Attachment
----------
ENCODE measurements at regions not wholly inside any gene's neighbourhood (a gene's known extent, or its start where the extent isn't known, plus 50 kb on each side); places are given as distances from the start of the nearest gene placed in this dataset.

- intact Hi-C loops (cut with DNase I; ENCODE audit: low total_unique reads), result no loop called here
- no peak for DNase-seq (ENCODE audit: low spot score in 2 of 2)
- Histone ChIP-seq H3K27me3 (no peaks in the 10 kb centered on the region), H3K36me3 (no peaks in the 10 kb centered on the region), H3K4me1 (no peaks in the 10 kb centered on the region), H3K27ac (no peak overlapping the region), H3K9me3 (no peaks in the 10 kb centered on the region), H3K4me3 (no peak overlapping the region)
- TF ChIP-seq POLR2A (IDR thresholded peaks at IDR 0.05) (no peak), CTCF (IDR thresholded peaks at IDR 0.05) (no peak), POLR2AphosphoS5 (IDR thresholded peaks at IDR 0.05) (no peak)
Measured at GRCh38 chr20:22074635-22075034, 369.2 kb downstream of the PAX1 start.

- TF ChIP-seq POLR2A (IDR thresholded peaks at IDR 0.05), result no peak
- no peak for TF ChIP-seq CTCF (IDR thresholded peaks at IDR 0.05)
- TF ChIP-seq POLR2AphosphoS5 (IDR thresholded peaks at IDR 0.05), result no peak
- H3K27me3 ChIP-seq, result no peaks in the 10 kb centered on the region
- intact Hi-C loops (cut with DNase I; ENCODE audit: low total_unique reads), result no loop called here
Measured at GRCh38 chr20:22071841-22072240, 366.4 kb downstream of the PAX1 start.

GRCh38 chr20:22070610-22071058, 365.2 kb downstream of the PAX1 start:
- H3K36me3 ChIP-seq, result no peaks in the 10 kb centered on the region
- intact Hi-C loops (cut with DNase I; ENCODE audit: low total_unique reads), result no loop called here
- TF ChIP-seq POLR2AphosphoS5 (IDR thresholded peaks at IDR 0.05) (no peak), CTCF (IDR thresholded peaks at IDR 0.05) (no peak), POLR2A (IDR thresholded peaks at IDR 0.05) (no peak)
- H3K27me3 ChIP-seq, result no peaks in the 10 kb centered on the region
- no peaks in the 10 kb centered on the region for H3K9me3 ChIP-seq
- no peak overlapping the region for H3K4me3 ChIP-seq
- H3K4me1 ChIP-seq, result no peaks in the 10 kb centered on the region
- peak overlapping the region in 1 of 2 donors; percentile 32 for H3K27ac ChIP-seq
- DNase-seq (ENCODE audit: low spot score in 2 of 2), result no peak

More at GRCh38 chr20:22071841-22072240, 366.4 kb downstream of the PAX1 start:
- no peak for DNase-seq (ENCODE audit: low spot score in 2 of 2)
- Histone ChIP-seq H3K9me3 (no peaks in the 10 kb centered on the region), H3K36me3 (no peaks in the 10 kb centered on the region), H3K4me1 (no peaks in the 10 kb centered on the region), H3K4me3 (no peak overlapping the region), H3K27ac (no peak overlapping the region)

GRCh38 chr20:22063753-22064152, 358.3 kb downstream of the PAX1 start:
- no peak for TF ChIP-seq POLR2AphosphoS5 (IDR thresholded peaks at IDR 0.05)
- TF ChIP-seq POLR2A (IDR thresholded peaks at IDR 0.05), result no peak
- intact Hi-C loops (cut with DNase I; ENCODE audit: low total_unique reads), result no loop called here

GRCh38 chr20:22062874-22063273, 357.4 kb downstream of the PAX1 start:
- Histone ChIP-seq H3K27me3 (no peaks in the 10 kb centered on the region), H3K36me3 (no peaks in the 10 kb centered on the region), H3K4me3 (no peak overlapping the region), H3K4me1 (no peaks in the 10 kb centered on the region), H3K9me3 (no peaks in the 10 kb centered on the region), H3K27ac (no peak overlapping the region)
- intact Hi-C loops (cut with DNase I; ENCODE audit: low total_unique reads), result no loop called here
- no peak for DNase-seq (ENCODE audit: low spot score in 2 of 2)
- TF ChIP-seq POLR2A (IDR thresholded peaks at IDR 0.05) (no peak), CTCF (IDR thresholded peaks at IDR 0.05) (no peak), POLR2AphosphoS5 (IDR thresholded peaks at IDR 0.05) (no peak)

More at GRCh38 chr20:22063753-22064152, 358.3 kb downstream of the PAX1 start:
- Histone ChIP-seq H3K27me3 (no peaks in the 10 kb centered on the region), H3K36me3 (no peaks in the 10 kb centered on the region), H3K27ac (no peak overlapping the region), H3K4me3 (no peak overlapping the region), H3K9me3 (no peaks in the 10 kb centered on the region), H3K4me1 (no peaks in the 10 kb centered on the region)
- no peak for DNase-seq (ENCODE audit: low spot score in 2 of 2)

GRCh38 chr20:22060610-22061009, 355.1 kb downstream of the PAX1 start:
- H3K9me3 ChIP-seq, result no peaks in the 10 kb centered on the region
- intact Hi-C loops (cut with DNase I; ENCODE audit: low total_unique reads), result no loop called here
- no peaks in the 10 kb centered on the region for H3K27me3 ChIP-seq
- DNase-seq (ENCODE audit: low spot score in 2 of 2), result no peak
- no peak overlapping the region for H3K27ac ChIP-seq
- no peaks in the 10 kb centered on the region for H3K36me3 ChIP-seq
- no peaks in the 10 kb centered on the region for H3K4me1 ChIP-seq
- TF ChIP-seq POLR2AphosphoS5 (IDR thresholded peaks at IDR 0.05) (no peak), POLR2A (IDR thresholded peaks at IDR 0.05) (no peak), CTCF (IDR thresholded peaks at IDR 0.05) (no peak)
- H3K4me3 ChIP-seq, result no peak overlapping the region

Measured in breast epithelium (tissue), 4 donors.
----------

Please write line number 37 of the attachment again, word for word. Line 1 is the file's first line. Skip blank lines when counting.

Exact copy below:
- no peak for DNase-seq (ENCODE audit: low spot score in 2 of 2)